Europe has had several features that are absent in Iran (and the Middle East). Europe is indebted to the legacies of the Athenian democracy and Roman Republic rule of law. Since the Renaissance, Europeans went back to their Athenian and Roman roots. In Roman Republic, they had a period in their history that they elected the Senate, which made the laws. In Athens they had the history and the ideas of elections by the people to choose leaders and vote for laws. In OUR past, we LACK ideologies and histories conducive to democracy before 1900s. The Reformation also undermined the power of the Catholic Church. We have not had a Reformation, yet. And the Enlightenment era brought the ideas, ideology, and practice of rationality, logic and science without entanglement to tradition and religion.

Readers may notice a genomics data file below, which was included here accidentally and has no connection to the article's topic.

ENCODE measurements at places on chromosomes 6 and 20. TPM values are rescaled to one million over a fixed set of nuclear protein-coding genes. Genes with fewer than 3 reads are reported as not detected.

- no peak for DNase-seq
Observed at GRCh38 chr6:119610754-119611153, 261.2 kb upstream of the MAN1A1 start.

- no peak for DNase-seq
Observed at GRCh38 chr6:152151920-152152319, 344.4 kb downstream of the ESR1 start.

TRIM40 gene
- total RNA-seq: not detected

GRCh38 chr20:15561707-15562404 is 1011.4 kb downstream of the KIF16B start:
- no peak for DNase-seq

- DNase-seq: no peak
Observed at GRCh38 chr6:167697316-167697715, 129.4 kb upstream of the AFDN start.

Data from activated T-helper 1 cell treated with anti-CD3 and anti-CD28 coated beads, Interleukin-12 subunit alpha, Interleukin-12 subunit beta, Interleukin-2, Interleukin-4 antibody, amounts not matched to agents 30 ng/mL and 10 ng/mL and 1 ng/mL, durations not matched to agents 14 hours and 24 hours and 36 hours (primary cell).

But BEFORE the emergence of Renaissance, Reformation, and Enlightenment, the FEUDAL Europe lacked the pervasive absolutist monarchs (which existed in Iran, Ottoman, elsewhere). What accounts for the lack of absolutist monarchs in Europe for much of their histories? The answer is the combination of FEUDALISM and a particular geography. In feudalism, one person owns massive amount of land, the castle, the tools of productions, animals. The power of the feudal lord is not only economic, but also political, military, and judicial. What is significant is that all that power goes directly into the hands of the eldest son. Therefore, the power of the feudal lord perpetuates in stable manner in a CLASS. The feudal lords posses great amounts of political power in the realm. The King could not impose his will upon them (before the emergence of big canons in the 16th century). Thus, the feudal lords succeeded on imposing on the monarchs a recognition of a series of rights and powers. For example, King John in 1215 AD publicly accepted the rights of the feudal lords in the Magna Carta. Such agreements were numerous in many parts of northen Europe. The King could not impose taxes or go to war without the consent of the feudal lords. So what emerged in much of Europe was a layered society in which the feudal lords had great and permanent powers. The kings in feudal Europe were NOT absolutist monarchs. In feudal Europe, the feudal lords had enormous and permanent powers (economic, political, military, juridical). A system of laws, rules, customs, and culture emerged that crated a “constitutional” monarch. In many places, there were actual Upper Houses of the Lords. And in many places in Scandinavia, a person could only become king after he signed the oath accepting the constitutional features. With the Industrial revolution, the capitalist class emerged INDEPENDENTLY of the state in Britain, the Netherlands, and much of northen Europe as well as in the U.S. and Canada. One of the few places that the capitalist class grew in close connection to the state was in Germany and Japan. Barrington Moore, in his classical book on the origins of democracy and dictatorship points to the rise of the capitalist class in Germany (and Japan) in close connection with the state as a root cause of fascism. The emergence of capitalist class INDEPENDENT from the state in Britain and the U.S. is a main cause of democracy. Later on with advanced capitalism, we get a very large modern middle class in many polities. From the time of Aristotle’s The Politics, the political scientists have known the connection between the middle class and what Athenians called “mixed system” containing elements of democracy and aristocracy. Where a large and stable middle class exists, there exists a higher likelihood of democracy.